Bart's world is contained in a crumbling family manor house, ruled by a reptilian housekeeper. The attics are dangerous and are about to change his life forever...
The world fell on his head. He shook the dust from his hair and tried to move, wondering why these things always seemed to happen to him. It was strange that he had never before noticed the old globe perched on the rotting shelf above him. It was so big that he knew he would never be able to put it back on his own. And put it back he must.
The attics were forbidden spaces and for that reason he was inexplicably drawn to them. What ten year- old would not be able to resist the almost magnetic pull? For Bart they were the hidden escape routes from his bully of an older brother, his parents’ obsessive preoccupation with keeping the ancestral Manor House from crumbling and the eagle-eyed, snooping housekeeper. The attics were dangerous. But he didn’t care. Nobody seemed to be interested in him until he got into trouble. And that was quite often.
Bart stretched out his gangly legs and rubbed his head experimentally. Good job he had such thick hair. Mind you, it was the only good thing about it: he hated his red hair. It provided great ammunition for the local children to mock him with. He was a loner and the only person he trusted was Jessie, his sister. Perhaps he could find her and she could help him to put the globe back before Mrs Garton did any sneaking around: she loved to tittle-tattle to his parents.
Trying to get up from the uneven floor, he leaned on the metal base of the globe and heard a soft click. Afraid he’d damaged it, he ran his hand over the metal and was puzzled to find a gap. The light filtering through the murky attic window was so dim that it was impossible to see any detail. He felt his way to the door and, closing it carefully behind him, he went to find Jessie and a torch.
The globe clicked again.
The Manor House
Bart would have loved to slide all the way down to the next floor on the highly-polished banister but even he knew that was risking a bit too much. Mrs Garton would love to catch him doing that. She was like a ten-eyed toad with less warmth. She seemed to like wearing shiny clothes which made her look even more like a reptile. Sometimes Bart wondered why she got such pleasure out of telling his parents about his escapades.
He walked down the wide staircase carefully, feeling a headache starting up. He hoped Jessie was in her bedroom. A huge portrait of one of their ugliest ancestors hung at the bottom of the staircase and as Bart passed he automatically stuck his tongue out at it. He couldn’t understand why they had so many of these awful paintings in the Grand Hall. Why did the walls have to be painted red? The flaking walls and serious- looking cracks made the whole entrance look as if it could dissolve into a pile of rubble at the slightest touch.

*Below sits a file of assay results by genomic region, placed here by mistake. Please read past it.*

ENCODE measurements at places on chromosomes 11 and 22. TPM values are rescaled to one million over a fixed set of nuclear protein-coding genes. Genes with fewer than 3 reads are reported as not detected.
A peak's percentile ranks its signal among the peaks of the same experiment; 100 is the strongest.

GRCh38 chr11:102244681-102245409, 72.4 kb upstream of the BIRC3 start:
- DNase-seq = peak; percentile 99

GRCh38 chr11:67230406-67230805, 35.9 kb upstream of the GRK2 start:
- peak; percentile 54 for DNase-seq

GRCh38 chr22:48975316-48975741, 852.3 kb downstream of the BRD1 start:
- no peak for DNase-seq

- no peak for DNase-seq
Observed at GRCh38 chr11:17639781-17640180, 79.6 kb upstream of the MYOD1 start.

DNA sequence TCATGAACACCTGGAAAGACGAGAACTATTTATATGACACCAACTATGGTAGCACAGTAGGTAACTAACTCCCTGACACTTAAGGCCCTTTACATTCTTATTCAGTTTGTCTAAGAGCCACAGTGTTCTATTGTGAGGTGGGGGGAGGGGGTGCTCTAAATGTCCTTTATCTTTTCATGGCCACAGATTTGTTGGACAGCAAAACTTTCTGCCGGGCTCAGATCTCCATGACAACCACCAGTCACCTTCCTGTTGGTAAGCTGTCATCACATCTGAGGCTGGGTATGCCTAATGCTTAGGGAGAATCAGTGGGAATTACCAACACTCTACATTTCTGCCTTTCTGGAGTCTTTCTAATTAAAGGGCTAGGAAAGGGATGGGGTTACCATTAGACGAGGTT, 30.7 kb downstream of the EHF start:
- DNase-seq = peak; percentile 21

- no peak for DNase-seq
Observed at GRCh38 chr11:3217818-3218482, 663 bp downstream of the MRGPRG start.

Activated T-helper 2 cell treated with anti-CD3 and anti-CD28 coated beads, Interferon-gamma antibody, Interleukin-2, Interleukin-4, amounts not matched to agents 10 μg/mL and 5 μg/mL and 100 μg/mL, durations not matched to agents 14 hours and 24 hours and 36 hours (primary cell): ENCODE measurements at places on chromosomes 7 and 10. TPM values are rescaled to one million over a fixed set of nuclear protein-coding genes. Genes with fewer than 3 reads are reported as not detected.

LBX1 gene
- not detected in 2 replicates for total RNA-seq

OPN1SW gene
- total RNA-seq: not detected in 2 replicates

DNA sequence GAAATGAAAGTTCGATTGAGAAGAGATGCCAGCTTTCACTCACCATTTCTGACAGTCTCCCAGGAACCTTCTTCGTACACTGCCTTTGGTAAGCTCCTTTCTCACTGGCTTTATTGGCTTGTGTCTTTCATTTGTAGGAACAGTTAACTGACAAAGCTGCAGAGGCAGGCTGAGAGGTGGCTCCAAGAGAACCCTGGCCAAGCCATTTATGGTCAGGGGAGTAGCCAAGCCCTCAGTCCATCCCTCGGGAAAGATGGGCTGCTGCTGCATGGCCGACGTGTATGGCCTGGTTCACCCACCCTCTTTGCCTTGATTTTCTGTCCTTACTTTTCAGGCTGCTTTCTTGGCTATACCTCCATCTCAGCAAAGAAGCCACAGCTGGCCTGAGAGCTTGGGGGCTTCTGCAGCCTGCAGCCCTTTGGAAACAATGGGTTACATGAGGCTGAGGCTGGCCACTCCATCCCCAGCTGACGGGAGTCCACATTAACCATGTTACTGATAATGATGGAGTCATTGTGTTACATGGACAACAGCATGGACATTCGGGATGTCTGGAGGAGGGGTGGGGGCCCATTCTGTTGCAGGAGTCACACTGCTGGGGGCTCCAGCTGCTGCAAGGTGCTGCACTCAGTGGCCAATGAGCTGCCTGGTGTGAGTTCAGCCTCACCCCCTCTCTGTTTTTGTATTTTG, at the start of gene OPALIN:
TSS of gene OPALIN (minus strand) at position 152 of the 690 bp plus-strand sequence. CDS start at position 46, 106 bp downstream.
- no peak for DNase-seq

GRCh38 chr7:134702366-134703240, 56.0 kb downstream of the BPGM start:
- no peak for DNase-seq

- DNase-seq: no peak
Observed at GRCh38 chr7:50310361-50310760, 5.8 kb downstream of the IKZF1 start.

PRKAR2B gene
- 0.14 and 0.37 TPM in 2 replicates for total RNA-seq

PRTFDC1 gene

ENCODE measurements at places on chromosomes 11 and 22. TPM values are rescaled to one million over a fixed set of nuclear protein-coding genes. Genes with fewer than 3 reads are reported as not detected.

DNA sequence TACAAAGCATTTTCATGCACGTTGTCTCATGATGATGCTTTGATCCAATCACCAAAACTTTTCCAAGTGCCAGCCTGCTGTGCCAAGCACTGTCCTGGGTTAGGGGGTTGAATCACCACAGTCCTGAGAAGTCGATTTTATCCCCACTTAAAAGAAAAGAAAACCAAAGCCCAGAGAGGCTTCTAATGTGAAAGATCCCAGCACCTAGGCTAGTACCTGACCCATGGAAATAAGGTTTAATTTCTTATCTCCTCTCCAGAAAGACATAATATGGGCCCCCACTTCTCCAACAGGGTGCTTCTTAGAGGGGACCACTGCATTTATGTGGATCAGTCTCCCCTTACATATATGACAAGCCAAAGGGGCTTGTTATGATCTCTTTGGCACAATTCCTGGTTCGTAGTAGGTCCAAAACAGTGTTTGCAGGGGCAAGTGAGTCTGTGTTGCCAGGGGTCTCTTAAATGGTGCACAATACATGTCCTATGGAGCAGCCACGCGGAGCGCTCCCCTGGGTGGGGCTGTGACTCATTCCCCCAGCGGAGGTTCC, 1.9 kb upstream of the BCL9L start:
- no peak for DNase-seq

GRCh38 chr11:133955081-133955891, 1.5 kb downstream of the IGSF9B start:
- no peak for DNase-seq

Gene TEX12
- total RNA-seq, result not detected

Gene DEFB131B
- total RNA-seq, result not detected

His parents, Lord and Lady Balfour, had inherited the house when his grandfather died. He really missed Granper. They had been such good friends: Bart had been named after his grandfather and they had always been together. Granper loved telling him stories about the past when the Manor House was full of eye-popping people and alive to grand parties. What he didn’t tell Bart was that the family fortunes had dwindled to nothing and that the family was desperately trying to find ways to make enough money to keep the house habitable.
Bart’s parents were good people: his father was liked by all who met him and he loved his horses; his mother was a gentle person with a strong feel for what was right and what was wrong. But neither of them was a business person. They had tried all sorts of ways to make the Manor House self-supporting. The latest venture was week-end hunting parties and Bart now dreaded the weekend invasion by strangers.
“Jessie!” he shouted.
No reply. He didn’t want to go down the next flight of stairs in case Mrs Garton was lurking. He poked his head round Jessie’s bedroom door and saw that her wellington boots were missing. So, she was somewhere in the garden: probably down by the stables feeding Milky Way.
He knew just how to get into the grounds without anyone seeing him. Silently, Bart crept across the landing to a panel in the wall. After looking carefully around, he pressed a carved rose and the panel slid open. He slipped into the opening and the panel closed behind him. Granper had told Bart things that nobody else knew about.
He took the torch from its niche and made his way down the crumbling stone steps. He had done this so many times and still nobody, except Jessie, knew anything about this secret staircase. It ended at a solid wooden door and Bart grasped the large metal handle with both hands and wrestled it open. It led into a small stone room with another sliding panel into the orangerie outside.
Few people went into the orangerie nowadays but all the same Bart listened intently, just in case. All clear. He quickly crept through the gap and closed the entrance behind him. Luckily for Bart, the orangerie had fallen into disrepair long ago, with plants having returned to their natural jungle-like state and providing perfect camouflage. He made for the broken glass that let him exit into a clump of bushes. Pushing a branch aside, he stood up straight.
No. Mrs. Garton.